snprintf(&NewFileName, 0xFFFu, "%s:0", lpExistingFileName);
  if ( CopyFileA(lpExistingFileName, &NewFileName, 0) )
    StartupInfo.cb = 68;
    memset(&StartupInfo.lpReserved, 0, 0x40u);
    if ( CreateProcessA(&NewFileName, 0, 0, 0, 0, 0, 0, 0, &StartupInfo, &ProcessInformation) )
      return 1;
    if ( MoveFileExA(&NewFileName, 0, MOVEFILE_DELAY_UNTIL_REBOOT) )
      return 1;
  return 0;
3) Embedded nulls used for protecting startup key HKCU\Software\Microsoft\Windows\CurrentVersion\Run key from removal and for hiding actual run value (regedit cannot handle incorrect value name and cancels listing items).

Malware payload dll inside dllhost zombie process additionally works as a watchdog and will recover malware startup registry values if they are removed.

Detection and Removal instructions:

This malware can be easily revealed because of invasive self-protection it uses. Autoruns and ProcessExplorer from sysinternals all you need to detect presense of this malware.

Locate and terminate dllhost.exe running without parents (it is launched by powershell that after exists).
regdelnull hkcu -s to remove forged Run subkey.
Regedit - delete whole HKCU\Software\Microsoft\Windows\CurrentVersion\Run key.

Sample courtesy of R136a1
https://twitter.com/MalwareChannel/stat ... 6885412864

Also thanks to B-boy/StyLe/ who bring attention to this malware.
pass: infected
(108 KiB) Downloaded 437 times
 #23363  by B-boy/StyLe/
 Tue Jul 15, 2014 11:14 am
Thanks for the detailed analysis. :)

Btw credits goes to aharonov and Picasso as well. We worked together on the latest variant which hijack HKEY_CURRENT_USER\Software\Classes\CLSID\{AB8902B4-09CA-4bb6-B78D-A8F59079A8D5} instead of HKCU\Software\Microsoft\Windows\CurrentVersion\Run.

(65.29 KiB) Downloaded 187 times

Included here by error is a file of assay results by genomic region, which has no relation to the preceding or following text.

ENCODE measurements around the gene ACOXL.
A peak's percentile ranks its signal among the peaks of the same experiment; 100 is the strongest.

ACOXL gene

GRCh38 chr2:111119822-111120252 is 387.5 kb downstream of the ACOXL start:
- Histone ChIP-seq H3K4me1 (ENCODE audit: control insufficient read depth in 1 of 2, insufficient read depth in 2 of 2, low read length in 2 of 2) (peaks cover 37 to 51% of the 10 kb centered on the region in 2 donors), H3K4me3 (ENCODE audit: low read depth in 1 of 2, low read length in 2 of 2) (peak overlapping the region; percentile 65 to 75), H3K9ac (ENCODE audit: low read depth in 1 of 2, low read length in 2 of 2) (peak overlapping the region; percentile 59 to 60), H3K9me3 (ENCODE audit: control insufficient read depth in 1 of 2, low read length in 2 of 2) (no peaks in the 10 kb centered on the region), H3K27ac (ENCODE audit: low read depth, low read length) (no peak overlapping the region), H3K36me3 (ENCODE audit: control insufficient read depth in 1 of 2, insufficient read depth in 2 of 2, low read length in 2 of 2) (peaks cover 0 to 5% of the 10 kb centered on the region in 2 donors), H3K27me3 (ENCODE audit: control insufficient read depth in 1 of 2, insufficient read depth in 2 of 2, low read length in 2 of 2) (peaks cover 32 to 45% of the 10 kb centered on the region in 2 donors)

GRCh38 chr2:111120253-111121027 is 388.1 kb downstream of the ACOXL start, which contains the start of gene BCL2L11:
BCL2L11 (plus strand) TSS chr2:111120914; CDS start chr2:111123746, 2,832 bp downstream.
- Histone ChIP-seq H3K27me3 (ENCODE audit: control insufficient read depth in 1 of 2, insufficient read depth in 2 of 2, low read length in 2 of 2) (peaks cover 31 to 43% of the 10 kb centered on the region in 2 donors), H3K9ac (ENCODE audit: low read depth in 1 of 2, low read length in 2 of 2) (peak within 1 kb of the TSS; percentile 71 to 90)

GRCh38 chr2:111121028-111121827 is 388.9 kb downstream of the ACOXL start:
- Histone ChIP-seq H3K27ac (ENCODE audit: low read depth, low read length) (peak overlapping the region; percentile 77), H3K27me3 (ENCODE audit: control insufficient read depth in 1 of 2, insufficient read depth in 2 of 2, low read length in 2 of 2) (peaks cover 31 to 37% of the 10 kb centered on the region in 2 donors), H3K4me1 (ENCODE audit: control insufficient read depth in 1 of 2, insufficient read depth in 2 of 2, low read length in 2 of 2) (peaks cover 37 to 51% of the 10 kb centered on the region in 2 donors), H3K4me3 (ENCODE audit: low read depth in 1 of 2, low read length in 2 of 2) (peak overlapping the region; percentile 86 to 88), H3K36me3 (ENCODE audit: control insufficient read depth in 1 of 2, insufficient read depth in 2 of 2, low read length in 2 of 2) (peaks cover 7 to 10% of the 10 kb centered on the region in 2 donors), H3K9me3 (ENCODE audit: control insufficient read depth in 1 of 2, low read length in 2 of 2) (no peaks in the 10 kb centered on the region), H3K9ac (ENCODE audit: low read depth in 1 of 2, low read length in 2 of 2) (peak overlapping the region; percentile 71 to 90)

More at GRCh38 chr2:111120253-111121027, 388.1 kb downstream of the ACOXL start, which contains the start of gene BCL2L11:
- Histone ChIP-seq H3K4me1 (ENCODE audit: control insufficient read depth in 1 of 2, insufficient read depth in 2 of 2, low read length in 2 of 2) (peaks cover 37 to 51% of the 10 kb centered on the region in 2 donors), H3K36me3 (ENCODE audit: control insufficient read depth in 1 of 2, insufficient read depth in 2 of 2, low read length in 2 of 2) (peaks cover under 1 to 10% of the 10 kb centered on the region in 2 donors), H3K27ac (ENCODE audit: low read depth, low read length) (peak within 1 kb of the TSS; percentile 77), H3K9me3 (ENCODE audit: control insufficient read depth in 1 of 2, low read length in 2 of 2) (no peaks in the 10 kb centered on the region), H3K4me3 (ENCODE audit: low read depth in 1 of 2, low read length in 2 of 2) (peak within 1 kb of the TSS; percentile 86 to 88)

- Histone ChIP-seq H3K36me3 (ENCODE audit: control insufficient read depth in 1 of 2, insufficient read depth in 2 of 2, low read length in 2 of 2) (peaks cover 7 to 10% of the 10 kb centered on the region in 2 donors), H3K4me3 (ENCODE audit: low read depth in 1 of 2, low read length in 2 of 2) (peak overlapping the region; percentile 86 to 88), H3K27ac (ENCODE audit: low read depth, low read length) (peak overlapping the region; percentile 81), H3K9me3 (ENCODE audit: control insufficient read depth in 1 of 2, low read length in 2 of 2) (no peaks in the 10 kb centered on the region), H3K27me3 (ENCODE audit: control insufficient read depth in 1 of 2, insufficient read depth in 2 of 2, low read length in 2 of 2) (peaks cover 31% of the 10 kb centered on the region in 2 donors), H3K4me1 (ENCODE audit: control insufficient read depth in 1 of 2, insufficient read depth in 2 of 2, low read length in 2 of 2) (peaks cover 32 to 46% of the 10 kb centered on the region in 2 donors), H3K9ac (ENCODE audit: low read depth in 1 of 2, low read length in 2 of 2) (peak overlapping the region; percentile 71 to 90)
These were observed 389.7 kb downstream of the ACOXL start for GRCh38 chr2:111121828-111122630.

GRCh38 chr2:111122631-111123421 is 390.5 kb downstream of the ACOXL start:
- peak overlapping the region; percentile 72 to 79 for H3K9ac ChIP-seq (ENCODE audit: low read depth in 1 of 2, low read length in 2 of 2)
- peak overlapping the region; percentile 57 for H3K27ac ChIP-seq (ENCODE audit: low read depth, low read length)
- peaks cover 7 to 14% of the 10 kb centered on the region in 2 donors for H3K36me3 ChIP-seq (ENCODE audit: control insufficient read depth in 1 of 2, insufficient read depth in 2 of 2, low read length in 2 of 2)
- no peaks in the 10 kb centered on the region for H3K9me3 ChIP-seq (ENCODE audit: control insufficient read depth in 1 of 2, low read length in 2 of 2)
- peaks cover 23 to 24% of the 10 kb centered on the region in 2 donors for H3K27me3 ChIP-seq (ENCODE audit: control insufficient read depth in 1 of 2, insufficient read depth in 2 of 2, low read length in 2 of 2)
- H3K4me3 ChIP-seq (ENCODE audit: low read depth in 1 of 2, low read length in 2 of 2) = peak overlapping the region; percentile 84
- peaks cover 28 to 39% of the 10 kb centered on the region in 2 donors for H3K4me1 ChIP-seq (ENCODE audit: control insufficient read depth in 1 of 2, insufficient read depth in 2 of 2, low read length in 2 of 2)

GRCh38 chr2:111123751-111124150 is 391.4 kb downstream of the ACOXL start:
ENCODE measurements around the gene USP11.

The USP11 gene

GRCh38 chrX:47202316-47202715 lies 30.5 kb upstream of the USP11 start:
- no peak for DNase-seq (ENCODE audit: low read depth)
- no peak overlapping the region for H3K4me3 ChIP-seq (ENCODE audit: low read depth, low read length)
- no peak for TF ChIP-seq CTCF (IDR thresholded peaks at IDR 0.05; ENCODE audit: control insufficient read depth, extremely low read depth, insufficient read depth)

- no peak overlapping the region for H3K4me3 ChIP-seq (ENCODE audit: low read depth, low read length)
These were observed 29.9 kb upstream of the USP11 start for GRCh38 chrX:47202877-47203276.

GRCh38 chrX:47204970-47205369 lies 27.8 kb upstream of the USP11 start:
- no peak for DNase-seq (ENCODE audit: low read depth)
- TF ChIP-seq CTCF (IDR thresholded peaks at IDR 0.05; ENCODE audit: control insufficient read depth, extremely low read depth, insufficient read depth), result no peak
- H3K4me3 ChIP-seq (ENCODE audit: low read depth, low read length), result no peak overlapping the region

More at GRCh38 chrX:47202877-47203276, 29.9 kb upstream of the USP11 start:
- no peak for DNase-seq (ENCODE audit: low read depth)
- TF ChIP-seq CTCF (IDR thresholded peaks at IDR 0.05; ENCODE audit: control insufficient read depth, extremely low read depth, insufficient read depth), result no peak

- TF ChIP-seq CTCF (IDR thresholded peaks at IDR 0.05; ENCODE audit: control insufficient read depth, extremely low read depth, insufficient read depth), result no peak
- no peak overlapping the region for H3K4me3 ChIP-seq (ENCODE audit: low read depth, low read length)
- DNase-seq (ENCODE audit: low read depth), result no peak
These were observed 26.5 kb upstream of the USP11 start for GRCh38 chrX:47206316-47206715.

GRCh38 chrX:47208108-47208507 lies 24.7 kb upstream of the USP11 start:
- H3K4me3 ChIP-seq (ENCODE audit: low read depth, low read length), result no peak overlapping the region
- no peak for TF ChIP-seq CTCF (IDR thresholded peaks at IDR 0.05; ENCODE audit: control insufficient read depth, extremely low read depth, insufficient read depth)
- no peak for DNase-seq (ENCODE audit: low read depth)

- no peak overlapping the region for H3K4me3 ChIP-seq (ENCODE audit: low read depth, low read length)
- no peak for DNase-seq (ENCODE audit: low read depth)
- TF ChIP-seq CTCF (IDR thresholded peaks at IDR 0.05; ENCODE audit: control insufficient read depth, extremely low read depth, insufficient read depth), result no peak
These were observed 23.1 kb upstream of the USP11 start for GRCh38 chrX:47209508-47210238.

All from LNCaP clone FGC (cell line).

#23364  by EP_X0FF
 Tue Jul 15, 2014 11:18 am
I assume malware authors will intensively move startup locations and payload script encoding :)
 #23368  by EP_X0FF
 Tue Jul 15, 2014 2:32 pm
Exactly this binary was a payload of CVE-2012-0158 exploited RTF document.

Just a quick addition to first post - I completely forgot to add original encoded data.
It is encoded with Windows Script Encoder data from Run "Default" value. In attach original + fully decoded.
pass: malware
(32.12 KiB) Downloaded 226 times
 #23370  by TwinHeadedEagle
 Tue Jul 15, 2014 2:56 pm
I am hoping I will have some case these days, although it doesn't seem too complex. I cannot find, what this malware actually does?
 #23371  by EP_X0FF
 Tue Jul 15, 2014 3:03 pm
MAXS wrote:I am hoping I will have some case these days, although it doesn't seem too complex. I cannot find, what this malware actually does?
This is loader type of malware.

It is capable download and execute arbitrary files on the infected computer (assume it is sort of "tasks" in their C&C panel). Additionally it send to malware urls installation feedback information.
You can assume if the computer infected with this - it will be full of other malware running together.
 #23499  by TwinHeadedEagle
 Sun Aug 03, 2014 1:50 pm
Does someone have these hashes?


Or this one?